Hello 😛 How is everyone this evening? I am so sleepy…I actually took a power nap between 6 and 6:30 this evening, and would have slept longer if Tulip hadn’t come to get me for dinner! I think I’ve been staying up too late and not getting enough exercise. But it’s sooo cooooold outside, and I don’t wanna way aaaaaall the way to the gym…which is only five minutes away from me. I have no excuse, I know! And I wasn’t even that productive today. But I just finished finals, right? So don’t judge me, rugrats! I’ve earned the right to sit in bed with my blue blanket and marathon Chuck (even though the whole time, I was crafting articulate arguments about why Sarah Walker is far from the feminist ideal. I know. I wish I could turn it off sometimes too.) At least I wasn’t lying in bed. Until I took my nap.
Anyways, I am going home tomorrow, and after a couple of nights of sleeping and days of nothing-doing, I am sure I’ll be ready to get back on the productivity train! You would think that because I’m on vacation, I would have nothing to do, but I have promised myself to get halfway through my thesis, work on my novel, and catch up on SJP duties that I’ve neglected during the semester. I also want to alphabetize our family’s bookshelves and play card games with my sister. Oooo, and I want to watch Jewel in the Crown, which is a BBC miniseries set in colonial India! And I need to finish my mom’s birthday present. And knit myself a pair of mitts for when I’m driving. As you can tell, I party hardy when I get the chance. NOT.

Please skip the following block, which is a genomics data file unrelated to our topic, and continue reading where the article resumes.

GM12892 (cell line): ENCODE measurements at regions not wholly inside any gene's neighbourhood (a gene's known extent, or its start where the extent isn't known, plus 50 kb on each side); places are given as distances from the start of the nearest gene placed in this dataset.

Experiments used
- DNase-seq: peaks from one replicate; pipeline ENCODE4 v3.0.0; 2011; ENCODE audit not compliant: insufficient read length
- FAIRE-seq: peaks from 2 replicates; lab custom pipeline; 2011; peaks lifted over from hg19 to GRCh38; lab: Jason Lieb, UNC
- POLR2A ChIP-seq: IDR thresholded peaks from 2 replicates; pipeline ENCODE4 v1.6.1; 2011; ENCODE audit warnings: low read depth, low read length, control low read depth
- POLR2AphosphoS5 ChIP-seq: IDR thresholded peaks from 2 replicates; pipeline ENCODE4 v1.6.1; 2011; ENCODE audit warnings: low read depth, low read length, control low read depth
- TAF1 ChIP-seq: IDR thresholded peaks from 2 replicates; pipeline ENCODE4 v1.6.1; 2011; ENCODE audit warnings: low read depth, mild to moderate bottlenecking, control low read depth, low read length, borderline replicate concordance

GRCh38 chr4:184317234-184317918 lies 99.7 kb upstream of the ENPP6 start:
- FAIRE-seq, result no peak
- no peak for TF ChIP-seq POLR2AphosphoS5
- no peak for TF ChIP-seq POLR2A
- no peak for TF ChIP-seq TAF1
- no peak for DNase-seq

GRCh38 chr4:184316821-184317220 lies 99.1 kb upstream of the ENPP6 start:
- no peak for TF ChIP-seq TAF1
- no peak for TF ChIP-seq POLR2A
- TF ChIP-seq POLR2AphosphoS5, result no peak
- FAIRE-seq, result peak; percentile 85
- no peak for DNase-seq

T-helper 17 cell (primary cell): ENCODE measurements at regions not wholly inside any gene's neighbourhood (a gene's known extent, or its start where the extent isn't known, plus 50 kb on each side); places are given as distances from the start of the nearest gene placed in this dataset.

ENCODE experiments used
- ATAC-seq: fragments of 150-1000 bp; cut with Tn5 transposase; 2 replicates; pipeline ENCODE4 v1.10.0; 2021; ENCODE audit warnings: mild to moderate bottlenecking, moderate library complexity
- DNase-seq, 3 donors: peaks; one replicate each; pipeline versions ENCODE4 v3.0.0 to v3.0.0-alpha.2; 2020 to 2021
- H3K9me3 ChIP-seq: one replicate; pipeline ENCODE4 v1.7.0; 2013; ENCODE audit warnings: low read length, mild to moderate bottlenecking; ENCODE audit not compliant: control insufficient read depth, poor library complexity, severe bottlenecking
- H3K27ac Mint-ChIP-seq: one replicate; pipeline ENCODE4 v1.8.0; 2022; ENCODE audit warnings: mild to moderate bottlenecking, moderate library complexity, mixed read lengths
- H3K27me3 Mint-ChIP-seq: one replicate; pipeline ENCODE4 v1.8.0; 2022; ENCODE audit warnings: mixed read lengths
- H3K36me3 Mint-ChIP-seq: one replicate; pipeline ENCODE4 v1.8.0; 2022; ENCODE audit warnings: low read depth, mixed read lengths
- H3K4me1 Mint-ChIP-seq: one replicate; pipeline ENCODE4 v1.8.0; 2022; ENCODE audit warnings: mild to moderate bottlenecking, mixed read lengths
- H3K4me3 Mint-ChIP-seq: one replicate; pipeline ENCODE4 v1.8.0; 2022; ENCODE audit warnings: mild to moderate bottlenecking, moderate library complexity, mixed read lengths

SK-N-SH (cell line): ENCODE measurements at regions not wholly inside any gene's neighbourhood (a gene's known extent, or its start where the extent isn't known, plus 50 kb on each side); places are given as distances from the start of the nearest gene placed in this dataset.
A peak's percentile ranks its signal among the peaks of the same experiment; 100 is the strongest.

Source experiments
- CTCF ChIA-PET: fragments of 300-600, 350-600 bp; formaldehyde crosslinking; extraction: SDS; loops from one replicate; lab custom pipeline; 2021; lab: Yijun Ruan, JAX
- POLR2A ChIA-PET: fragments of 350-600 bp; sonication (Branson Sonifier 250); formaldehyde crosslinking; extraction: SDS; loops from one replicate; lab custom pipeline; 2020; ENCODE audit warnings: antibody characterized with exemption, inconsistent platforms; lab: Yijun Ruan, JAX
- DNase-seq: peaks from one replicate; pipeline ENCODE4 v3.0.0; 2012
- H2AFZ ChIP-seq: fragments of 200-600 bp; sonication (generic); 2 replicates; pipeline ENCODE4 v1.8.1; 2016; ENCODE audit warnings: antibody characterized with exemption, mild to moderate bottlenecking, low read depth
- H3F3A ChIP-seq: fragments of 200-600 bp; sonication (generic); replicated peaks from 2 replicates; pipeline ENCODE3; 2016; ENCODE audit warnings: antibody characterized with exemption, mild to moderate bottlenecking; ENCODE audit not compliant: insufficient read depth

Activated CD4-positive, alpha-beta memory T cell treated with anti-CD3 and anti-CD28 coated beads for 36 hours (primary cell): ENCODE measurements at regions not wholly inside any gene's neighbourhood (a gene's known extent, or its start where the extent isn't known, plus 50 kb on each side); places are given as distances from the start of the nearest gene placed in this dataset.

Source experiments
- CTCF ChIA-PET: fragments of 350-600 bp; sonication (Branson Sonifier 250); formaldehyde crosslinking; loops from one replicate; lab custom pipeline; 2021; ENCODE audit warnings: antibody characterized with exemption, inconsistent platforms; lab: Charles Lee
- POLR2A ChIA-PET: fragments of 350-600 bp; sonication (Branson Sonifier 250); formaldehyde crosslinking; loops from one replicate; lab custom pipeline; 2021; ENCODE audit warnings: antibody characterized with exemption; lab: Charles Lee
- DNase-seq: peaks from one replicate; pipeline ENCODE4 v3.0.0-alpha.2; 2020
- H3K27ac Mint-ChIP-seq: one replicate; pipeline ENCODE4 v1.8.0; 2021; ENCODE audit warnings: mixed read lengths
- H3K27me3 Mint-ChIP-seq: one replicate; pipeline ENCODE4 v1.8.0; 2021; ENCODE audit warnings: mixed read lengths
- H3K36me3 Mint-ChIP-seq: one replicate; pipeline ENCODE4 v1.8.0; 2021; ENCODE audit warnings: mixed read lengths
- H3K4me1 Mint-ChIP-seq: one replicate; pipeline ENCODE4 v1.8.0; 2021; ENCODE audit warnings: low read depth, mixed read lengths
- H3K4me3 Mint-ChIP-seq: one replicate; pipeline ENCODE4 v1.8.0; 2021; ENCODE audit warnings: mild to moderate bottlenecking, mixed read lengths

Another thing that I would like to do during the five weeks that I’ll be at home is practice for my music lessons. I don’t know if I’ve mentioned music lessons before, but I’ve taken flute and voice lessons every semester since I’ve been at Cornell. I am also part of Cornell Chorale, which takes up my Friday evenings, but is totally worth it. I’ve been playing the flute since I was in seventh grade, which was the same time I started voice lessons.
I’ve been incredibly fortunate to have awesome teachers all my life, but I’ve found my Cornell instructors to be particularly wonderful. My flute teacher Liz is a warm, kind person who somehow manages to encourage me to work as hard as I can without ever making me feel bad if I’ve had a particularly rough week and haven’t had time to practice. Technique has always been my weakness; I have relatively small hands and I tend to tense up during technical passages, so short, tense fingers = weak technique. But I have come so far with Liz, primarily because if I’m having trouble with a passage or an etude, she will play along with me, which gives me the confidence to make mistakes. Making mistakes is probably one of the most important things I’ve learned to do during my lessons: if you don’t try, you will never know if you can play the second movement of the Bach E minor, right?
Amanda, my voice teacher, is the first teacher I’ve had who has really understood my voice type and has always been successful at helping me choose repertoire that I can learn something from without overly taxing my voice. I’d always thought that I had a top-heavy voice, and was surprised to find that I was more in tune and had a freer sound if I just backed off a little and let my voice do my thing. As Amanda always tells me, I have an “Italian servant/peasant girl” voice, because my range and timbre is appropriate for roles like Zerlina in Mozart’s Don Giovanni and Despina in Cosi fan tutti. But I’ve also been singing a lot of jazz and other songs that keep my lower register in check.